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A Best Practice guide on Door to door campaigning

Door to door campaigning

Your campaign should engage your voters in many different ways. But, in order to win and secure votes, you will need to contact voters multiple times, across different media.

The doorstep is possibly the most important of all of these. Through posters, leaflets, television, and print media, voters have an opportunity to be introduced to you and hear your policy positions. However, door to door campaigning is the only opportunity that they have en masse to engage and challenge you and your canvass team, allowing the opportunity to win those swing votes, and assuage any doubts.

A second key aspect that sets canvasses apart from other forms of engagement is the opportunity it allows you and your team to gather data that could be the crucial difference on polling day.

Prior to the campaign, you should ensure that you do canvassing training with everyone who intends to be out on the doors. Some role-playing and constructive advice from all present can help everyone make certain they’re playing their best game once the campaign begins.

Below we will run through an outline of the ideal doorstop interaction. Be sure to remember, though, to be confident in your own opinion of cultural differences - there is no one size fits all, and you should adapt the below to suit your campaigns particular needs!

The Conversation - Primary unit of political life

A canvass is a conversation between two people. There are of course some differences, but there are many more similarities!

  • Introduce yourself, and tell them why you’re there (your candidate and party)
  • Discuss the key policy points as prescribed by your Lead Canvasser
  • Ask the voter if they have any concerns or policies, they would like to discuss
  • Remember: You’ve knocked on their door and asked for some of their valuable time, don’t make voters feel that you’re rushing off. If needs be, bring the conversation to a close at a natural break in the conversation.
  • Never be argumentative or antagonistic. A respectful discussion will win over far more voters; and in jurisdictions with preferential voting, may significantly help boost your transfers.
  • Thank them for their time, and advise them how they can get in touch with the campaign

Data Gathering

The campaign's strategy team will have outlined to you how they wish for you to approach a canvass. This may involve asking particular questions or probing for feeling on a specific policy. While each campaign will have its own strategy and needs, you’ll likely be looking to gather most, if not all, of the following:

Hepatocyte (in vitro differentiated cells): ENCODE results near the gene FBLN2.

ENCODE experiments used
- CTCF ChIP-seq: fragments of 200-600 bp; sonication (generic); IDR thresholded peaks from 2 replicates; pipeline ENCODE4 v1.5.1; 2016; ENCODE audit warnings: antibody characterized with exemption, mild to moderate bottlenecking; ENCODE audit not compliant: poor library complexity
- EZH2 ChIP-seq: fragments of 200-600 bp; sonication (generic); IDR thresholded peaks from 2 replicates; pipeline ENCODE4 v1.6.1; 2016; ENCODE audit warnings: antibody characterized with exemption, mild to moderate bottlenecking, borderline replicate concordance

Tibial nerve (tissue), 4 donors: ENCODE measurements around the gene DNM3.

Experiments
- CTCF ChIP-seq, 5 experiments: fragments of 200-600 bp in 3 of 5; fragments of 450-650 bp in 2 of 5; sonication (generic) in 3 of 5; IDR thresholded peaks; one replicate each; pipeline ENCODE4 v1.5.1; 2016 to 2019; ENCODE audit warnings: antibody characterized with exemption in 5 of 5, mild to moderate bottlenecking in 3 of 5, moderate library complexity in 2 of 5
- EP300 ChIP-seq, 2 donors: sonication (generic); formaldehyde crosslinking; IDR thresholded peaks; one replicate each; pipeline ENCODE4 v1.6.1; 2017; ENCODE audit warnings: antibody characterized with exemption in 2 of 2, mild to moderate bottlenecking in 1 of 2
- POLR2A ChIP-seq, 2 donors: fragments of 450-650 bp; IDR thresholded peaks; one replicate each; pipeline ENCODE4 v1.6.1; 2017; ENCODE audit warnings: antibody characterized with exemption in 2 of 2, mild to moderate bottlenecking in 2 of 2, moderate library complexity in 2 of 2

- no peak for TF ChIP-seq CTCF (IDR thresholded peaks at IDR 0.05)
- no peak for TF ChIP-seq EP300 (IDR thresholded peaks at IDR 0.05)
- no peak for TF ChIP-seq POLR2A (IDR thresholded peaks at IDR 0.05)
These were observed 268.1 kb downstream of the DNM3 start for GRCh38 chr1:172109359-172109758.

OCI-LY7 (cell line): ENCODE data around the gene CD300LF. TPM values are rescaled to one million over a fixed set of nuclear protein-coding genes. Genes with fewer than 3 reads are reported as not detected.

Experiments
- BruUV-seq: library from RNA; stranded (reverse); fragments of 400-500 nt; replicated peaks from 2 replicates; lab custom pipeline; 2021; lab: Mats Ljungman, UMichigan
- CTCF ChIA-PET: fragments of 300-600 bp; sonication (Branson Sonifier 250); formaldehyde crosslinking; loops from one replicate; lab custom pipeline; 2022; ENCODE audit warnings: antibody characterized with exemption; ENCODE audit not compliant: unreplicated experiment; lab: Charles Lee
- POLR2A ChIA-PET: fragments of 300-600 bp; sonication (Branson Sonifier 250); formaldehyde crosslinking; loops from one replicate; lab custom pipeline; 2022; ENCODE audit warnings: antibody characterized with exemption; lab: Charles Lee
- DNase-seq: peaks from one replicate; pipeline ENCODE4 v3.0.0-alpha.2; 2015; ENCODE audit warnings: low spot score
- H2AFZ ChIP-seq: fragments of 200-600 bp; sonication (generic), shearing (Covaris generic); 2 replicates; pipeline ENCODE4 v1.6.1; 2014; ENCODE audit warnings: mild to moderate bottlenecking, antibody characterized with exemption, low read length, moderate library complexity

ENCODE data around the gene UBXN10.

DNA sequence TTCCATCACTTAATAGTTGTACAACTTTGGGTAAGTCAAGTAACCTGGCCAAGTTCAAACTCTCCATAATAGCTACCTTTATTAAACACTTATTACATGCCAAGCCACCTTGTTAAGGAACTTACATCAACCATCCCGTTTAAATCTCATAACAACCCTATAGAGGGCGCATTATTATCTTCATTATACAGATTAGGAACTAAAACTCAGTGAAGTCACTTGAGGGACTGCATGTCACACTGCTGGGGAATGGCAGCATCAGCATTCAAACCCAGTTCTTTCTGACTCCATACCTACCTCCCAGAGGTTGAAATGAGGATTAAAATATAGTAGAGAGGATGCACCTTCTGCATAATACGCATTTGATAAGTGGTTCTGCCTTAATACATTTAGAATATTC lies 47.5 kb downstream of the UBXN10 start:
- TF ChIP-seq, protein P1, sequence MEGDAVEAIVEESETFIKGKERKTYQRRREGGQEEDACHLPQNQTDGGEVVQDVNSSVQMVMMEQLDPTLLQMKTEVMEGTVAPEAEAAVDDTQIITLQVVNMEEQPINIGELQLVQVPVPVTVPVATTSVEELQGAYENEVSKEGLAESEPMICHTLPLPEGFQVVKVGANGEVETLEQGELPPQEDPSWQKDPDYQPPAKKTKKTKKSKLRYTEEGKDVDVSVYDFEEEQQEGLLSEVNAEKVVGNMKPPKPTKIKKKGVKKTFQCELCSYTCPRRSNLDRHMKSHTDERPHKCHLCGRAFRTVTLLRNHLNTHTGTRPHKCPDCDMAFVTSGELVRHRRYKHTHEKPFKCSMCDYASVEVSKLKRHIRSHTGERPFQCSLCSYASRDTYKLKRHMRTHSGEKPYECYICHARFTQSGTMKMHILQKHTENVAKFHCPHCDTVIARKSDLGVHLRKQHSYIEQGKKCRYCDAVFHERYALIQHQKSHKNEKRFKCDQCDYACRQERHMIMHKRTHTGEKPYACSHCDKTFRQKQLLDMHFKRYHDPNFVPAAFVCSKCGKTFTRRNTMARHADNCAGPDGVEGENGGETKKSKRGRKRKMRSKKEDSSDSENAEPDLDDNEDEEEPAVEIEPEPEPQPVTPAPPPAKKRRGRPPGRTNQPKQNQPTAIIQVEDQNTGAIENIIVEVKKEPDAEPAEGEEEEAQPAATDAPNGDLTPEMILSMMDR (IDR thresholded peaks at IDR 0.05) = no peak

• Supporter Level
    • Who does the voter support, and how committed they are to them
  • Their specific feelings on your candidate
  • If a supporter might be interested in getting involved in the campaign
  • What particular policy areas is a voter passionate about
  • Are there any potential issues that might prevent a supporter casting their ballot
    • Perhaps they might need assistance with transport to their polling station, or with attaining a postal/proxy ballot
  • If a supporter is wavering, what can we do to make them more solidly support us
    • It might be further information on a particular policy; showing them public statements to reassure that our candidate is genuinely committed to a policy; or maybe a phone call, or visit, from the candidate themselves

It will often not be possible to do all of the above, but a candidate isn’t elected from one interaction. By working your way through interactions like these, you will be able to segment your voter database, identify supporters and key trends; as well as ensure that your canvassers can have meaningful engagements with voters, on topics that they care about.

If you would like to know more about getting the most out of your canvass, why not sign up now.

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